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12 January 2023

How Scott Ross broke the rules of classical music

The harpsichord “cowboy”, who died from Aids in 1989, left behind a heroic body of work.

By Phil Hebblethwaite

In 1967 a teenage American called Scott Ross knocked on the door of a chateau in the French village of Assas, just north of Montpellier. He’d travelled 200-odd miles from Nice, where he was studying at the conservatoire, on the invitation of the chateau’s eccentric owner, Simone Demangel. She’d recently acquired an exquisite 18th-century harpsichord and was looking for a talented student to give lessons to her children. The boy who pitched up that day, with long hair and John Lennon-style glasses, was the perfect candidate. Before long, Scott had moved in. In 1989 he died in Assas of pneumonia related to Aids, aged 38.

Six years later Simone Demangel died, leaving the home to her daughter Marie-Claire, who describes what happened there in the late Sixties as a miracle. There was the beautiful chateau with excellent acoustics, an extraordinary harpsichord, and a patron. The missing piece of the puzzle was an exceptional player, and then this teenager rolled in like a “cowboy”. A once-silent chateau became filled with music. Simone organised summer academies, with Scott giving classes, and it was on this harpsichord that Scott began his recording career. Most notably, in 1984, he took on a project most musicians would think absurd: recording all 555 keyboard sonatas by the Italian baroque composer Domenico Scarlatti – 34 CDs’ worth of music.

There was more to Scott’s relationship with the Demangel family than acting as a kind of modern court musician. It was with them he found a home after a complex early life. He was born in Pittsburgh, Pennsylvania in 1951 and suffered from scoliosis, forcing him to wear a corset and be what no child wants to be – different. His father, a newspaper editor, died of a heart attack when Scott was nine. In 1964 the family moved to France, only for Scott’s mother to return to the US with his brother James. Aged 13, Scott was left to continue his studies, and fend for himself. In 1970 he was orphaned. His mother, Madeline, took her own life on his 19th birthday.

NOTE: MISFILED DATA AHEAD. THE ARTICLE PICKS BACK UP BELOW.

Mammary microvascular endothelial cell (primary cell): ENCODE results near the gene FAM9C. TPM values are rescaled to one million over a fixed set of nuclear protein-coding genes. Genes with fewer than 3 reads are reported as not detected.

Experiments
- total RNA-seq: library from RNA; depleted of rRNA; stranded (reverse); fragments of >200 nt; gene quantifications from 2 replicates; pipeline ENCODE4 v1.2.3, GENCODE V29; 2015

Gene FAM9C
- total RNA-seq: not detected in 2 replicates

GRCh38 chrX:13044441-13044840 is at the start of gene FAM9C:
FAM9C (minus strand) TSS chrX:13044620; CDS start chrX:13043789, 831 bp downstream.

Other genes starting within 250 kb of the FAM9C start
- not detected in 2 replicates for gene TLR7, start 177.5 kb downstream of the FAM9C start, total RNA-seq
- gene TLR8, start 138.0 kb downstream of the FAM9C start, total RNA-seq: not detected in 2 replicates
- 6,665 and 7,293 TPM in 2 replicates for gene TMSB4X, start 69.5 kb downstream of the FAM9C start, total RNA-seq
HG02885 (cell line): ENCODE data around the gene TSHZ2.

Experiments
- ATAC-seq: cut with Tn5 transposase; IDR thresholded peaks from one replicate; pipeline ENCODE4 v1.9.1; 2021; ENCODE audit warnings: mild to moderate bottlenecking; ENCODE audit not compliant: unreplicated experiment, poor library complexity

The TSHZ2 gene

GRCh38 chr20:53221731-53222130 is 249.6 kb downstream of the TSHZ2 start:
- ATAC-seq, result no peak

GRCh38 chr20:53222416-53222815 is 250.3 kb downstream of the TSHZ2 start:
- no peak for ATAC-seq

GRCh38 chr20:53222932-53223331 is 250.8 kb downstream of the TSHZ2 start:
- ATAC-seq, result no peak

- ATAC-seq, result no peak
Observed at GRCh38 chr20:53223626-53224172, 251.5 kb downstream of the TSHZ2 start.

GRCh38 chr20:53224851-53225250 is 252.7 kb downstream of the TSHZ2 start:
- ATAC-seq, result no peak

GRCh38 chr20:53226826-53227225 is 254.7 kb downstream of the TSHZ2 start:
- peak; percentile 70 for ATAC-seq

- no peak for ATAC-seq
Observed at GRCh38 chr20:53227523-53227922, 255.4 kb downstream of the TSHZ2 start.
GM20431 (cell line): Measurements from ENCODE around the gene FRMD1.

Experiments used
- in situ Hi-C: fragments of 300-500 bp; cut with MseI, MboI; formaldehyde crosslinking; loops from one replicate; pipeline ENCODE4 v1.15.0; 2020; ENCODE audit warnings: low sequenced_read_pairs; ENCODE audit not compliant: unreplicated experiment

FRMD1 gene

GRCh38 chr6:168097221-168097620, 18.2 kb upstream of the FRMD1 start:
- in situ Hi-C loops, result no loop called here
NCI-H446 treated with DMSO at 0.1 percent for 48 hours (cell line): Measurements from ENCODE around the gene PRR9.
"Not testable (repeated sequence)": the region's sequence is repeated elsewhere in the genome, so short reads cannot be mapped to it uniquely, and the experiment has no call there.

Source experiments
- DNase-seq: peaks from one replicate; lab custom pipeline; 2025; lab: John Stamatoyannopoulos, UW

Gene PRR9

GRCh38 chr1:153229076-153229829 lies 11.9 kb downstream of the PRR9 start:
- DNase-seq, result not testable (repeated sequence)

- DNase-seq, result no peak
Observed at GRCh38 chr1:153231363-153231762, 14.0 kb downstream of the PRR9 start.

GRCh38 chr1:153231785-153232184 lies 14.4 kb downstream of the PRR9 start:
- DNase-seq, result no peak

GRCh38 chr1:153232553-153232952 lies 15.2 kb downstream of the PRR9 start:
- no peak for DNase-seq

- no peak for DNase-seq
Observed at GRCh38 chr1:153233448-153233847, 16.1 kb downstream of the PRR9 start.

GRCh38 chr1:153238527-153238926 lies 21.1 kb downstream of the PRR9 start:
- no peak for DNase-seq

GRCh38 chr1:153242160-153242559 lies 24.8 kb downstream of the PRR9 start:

According to those I interviewed for a Radio 3 documentary about Scott, he never spoke about the death of his parents. It was a burden of pain that he kept within himself, but likely had an effect on his outward personality. He could be loyal, kind and respectful, but was also capable of immense fits of rage. The staid protocols of classical music meant nothing to him.
He kick-started his professional career by winning the prestigious Bruges International Competition in 1971, playing without a score in full hippy regalia. Later, his look changed dramatically – first to full leathers, and then, during a decade teaching at Laval University in Canada, to a lumberjack aesthetic.

His playing style was intriguing, too. He was clinical, following the logic of the music with a complete lack of affectation. “He didn’t move,” Michel Proulx, who knew Scott and wrote a self-published biography of him, told me. “He sat at his harpsichord – nothing. None of his body moved – all his energy was directed to the tips of his fingers. He had so much expression in his playing because he had this micro-management of his fingers.”

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Scott contracted HIV while living in Canada in the early 1980s, years before there were treatments for the virus, and it’s been speculated that he recorded the 555 sonatas as a final act of heroic human endeavour. Those I spoke to stressed that he was feeling well throughout the sessions, but there’s no question he was increasing his work rate, acutely aware that time was slipping away. He died, his friends say, content that there was very little repertoire for the harpsichord that he hadn’t recorded.

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In recent years there has been a quiet resurgence of interest in a man once called “the John McEnroe of the harpsichord”. There’s a documentary film in production and, in 2021, the New York Times marked what would have been Scott’s 70th birthday. Why now? It’s a stretch to say that classical music is getting better at lifting up unconventional characters from its past. More, it’s taking time to get a grip on who Scott Ross was and what he achieved in such a short life. There’s a myth that his ashes were scattered across the Assas region from a light aircraft, but I can’t verify it. It makes sense, though, that there’s no specific final resting place for a man who was always on the move, and never easily defined.

BBC Radio 3’s “Sunday Feature: Scott Ross – Harpsichord Rebel” is broadcast on 15 January at 6.45pm, and then available on BBC Sounds

[See also: How Janis Joplin set the template for rock’s outcasts]

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